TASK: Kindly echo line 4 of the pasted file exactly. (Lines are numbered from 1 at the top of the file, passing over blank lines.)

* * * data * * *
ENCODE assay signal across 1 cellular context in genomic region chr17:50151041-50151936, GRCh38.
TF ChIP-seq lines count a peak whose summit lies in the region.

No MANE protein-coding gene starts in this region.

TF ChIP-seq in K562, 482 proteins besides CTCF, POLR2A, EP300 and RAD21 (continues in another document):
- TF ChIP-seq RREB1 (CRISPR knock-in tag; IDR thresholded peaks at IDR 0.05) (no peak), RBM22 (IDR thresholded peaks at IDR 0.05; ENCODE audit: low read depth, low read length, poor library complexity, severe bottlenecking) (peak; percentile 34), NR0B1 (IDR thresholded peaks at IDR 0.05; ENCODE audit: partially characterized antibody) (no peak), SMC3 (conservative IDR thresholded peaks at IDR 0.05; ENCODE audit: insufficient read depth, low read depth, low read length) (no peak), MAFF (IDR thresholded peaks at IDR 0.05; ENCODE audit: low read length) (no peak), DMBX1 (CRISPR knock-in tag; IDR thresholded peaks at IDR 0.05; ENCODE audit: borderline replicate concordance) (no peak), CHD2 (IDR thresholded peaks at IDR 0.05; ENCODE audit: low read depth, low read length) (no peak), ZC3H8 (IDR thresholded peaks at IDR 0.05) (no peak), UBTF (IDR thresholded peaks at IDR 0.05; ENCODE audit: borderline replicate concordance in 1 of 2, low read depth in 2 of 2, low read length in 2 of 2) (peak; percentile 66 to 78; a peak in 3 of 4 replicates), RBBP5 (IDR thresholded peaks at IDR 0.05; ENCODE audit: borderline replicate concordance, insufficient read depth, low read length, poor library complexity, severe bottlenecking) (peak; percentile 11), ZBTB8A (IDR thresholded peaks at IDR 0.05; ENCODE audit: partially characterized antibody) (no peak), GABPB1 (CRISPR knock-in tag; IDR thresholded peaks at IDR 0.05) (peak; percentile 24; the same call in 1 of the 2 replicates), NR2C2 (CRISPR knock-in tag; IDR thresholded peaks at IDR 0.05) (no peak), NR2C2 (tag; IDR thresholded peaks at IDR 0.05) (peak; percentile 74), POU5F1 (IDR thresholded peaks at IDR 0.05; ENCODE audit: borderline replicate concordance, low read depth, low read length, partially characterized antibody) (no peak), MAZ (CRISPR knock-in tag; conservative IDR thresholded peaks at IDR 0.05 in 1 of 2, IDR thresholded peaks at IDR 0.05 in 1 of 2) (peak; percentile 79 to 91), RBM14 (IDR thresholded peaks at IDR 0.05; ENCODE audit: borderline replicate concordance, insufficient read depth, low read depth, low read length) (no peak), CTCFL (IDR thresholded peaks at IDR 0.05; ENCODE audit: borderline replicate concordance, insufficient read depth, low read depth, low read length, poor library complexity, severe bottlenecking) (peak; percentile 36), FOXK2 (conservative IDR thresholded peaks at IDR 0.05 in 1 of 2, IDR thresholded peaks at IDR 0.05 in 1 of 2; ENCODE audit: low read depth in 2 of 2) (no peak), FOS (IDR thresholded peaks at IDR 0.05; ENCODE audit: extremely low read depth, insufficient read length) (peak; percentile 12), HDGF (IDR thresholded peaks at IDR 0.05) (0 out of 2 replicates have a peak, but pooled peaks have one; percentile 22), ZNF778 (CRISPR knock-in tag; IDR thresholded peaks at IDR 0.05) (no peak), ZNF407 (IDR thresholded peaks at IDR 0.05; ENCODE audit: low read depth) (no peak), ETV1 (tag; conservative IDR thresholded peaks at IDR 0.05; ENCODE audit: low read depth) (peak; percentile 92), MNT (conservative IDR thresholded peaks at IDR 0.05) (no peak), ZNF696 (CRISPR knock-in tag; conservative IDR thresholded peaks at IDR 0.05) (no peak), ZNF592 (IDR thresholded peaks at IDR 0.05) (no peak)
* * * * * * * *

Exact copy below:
TF ChIP-seq in K562, 482 proteins besides CTCF, POLR2A, EP300 and RAD21 (continues in another document):